One theory, experts said, is that people tend to have continuing concerns and will dream about those themes. Recurring dreams can be happy, but they are generally more likely to be anxiety-inducing, according to Barrett. Many therapists, she said, believe these types of dreams are usually about “more significant long-term characterologic issues”, such as a person’s personality traits, defence mechanisms and ways of coping and beliefs about the world.
Although you may notice that you’ve had the same dream before, Domhoff said, recurring dreams are typically “a very, very small percentage of our dream lives”.
One commonly reported recurring dream involves the feeling of falling but suddenly waking before impact. The sensation of falling and jerking awake, which can also happen outside of dreaming as people are drifting off to sleep, may be the result of motion signals being sent by the inner ear that are “completely random”, Barrett said.
“Just as you’re getting a little closer to waking, there’s a slight overlap in being mostly asleep and yet beginning to sense that you’re getting these movement messages that would mean something’s really wrong if they were actually happening,” she said.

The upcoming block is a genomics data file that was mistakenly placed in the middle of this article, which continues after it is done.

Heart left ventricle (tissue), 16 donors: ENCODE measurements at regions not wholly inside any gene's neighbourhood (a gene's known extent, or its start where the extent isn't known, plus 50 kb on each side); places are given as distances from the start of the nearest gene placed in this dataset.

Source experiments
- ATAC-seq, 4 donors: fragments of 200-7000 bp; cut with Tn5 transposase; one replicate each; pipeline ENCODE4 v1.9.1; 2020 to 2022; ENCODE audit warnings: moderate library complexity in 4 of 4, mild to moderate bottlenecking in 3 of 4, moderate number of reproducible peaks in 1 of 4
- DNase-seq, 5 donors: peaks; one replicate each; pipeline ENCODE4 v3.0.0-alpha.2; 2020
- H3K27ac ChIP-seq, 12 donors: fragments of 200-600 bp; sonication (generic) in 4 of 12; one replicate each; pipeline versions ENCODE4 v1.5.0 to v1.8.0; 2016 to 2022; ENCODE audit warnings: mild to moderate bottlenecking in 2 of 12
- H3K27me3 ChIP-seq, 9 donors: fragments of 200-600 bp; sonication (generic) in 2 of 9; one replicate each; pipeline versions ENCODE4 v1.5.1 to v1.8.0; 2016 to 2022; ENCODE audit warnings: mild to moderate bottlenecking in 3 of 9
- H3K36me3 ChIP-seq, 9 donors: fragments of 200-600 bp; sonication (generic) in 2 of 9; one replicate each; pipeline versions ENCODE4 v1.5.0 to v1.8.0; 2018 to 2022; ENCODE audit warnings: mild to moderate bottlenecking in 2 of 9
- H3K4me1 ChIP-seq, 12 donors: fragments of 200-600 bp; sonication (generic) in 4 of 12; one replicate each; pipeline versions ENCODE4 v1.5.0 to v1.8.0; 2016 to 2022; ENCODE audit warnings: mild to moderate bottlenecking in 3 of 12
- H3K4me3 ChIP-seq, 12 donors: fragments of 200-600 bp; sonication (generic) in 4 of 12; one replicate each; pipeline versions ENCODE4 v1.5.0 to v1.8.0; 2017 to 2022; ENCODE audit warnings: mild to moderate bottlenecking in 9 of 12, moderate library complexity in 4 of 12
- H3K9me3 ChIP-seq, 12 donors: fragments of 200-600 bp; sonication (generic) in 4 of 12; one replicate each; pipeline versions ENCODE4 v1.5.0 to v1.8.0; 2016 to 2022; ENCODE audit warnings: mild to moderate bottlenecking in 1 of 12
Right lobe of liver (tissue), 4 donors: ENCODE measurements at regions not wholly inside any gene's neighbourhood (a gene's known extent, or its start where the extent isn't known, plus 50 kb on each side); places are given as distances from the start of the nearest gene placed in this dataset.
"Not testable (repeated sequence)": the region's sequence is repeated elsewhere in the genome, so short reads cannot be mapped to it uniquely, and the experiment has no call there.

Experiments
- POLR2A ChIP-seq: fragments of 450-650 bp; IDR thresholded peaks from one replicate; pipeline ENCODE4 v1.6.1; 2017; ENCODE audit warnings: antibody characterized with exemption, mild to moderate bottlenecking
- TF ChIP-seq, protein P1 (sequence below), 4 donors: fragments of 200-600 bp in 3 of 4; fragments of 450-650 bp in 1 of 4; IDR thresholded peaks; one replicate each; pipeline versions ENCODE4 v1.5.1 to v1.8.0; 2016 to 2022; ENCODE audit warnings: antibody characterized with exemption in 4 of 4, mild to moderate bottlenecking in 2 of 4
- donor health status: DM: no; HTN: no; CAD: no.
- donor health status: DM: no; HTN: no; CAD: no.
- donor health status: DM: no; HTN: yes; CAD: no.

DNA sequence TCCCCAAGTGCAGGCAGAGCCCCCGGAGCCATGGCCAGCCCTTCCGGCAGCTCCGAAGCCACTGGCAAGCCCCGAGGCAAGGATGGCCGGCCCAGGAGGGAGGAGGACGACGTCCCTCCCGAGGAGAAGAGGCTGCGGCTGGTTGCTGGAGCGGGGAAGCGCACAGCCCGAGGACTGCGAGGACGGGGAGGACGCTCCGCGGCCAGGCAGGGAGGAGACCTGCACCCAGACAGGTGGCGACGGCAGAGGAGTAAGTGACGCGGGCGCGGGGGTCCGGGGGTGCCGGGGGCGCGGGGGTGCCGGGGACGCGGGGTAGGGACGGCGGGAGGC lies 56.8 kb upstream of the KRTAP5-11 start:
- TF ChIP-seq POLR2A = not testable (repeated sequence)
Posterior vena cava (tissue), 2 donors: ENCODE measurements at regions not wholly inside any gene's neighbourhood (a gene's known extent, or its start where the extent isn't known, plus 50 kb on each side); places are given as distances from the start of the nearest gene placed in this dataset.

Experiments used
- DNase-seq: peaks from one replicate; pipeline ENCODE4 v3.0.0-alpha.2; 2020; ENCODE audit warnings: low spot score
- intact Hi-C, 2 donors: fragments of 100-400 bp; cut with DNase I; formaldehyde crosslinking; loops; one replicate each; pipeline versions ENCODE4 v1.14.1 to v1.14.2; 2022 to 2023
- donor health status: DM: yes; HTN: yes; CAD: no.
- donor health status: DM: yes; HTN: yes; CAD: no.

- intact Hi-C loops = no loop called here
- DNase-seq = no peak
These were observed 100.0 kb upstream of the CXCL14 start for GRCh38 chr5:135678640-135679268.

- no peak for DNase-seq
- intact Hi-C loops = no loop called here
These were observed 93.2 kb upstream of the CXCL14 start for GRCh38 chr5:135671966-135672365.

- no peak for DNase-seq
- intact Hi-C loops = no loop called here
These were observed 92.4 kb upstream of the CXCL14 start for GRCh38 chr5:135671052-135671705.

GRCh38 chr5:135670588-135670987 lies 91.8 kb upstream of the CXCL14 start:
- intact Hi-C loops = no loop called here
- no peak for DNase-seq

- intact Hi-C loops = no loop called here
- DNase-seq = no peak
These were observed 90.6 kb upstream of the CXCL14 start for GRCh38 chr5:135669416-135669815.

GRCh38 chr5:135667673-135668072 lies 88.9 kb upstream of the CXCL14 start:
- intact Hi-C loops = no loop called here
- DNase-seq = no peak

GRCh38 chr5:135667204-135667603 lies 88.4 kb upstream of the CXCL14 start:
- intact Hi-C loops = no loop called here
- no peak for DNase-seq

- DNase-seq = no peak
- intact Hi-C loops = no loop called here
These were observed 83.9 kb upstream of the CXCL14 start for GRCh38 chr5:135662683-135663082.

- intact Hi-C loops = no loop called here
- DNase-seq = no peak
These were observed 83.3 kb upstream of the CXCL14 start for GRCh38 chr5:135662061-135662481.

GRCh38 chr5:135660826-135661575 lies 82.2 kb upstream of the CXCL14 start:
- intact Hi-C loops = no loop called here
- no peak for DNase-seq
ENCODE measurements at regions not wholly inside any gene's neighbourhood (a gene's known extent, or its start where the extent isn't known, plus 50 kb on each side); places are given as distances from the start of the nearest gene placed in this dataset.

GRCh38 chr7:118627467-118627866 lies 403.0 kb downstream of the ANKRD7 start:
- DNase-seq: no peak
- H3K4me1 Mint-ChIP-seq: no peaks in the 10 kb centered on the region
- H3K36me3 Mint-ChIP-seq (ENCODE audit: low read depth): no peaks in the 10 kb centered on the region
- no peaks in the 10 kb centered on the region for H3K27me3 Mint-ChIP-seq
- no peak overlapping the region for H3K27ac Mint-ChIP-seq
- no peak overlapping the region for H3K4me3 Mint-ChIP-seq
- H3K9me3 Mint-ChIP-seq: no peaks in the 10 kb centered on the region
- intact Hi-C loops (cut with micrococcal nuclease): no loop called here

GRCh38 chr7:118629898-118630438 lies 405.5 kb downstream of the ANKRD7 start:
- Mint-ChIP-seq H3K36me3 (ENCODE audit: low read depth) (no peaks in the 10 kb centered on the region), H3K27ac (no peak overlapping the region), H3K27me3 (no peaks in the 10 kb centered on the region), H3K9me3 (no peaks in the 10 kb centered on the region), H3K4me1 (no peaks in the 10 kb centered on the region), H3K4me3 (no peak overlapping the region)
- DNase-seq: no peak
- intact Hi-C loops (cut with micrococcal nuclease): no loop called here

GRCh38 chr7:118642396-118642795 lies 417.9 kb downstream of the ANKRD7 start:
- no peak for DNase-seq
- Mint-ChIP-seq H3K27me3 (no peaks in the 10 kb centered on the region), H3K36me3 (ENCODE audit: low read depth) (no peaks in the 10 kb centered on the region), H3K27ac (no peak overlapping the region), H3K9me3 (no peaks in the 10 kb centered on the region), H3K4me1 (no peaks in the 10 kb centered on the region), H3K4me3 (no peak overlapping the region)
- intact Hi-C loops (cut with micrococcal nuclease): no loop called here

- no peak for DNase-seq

If you’re experiencing recurring dreams that don’t disrupt your normal functioning, observe them but don’t overthink or worry, said Bhanu Kolla, an associate professor of psychiatry and psychology and a consultant at the Mayo Clinic’s Centre for Sleep Medicine. “It’s just part of what’s happening in your life right now, and once things settle down, things change. It’s likely going to get better,” he said.
What can I do about nightmares?
It’s important to have a clear sense of why a nightmare is happening, Neubauer said. Some medications, including certain antidepressants, may make dreams more vivid, and some underlying conditions, such as post-traumatic stress disorder, can cause frequent nightmares. If your nightmares are beginning to affect your life and impair daytime functioning, experts recommend seeking professional treatment.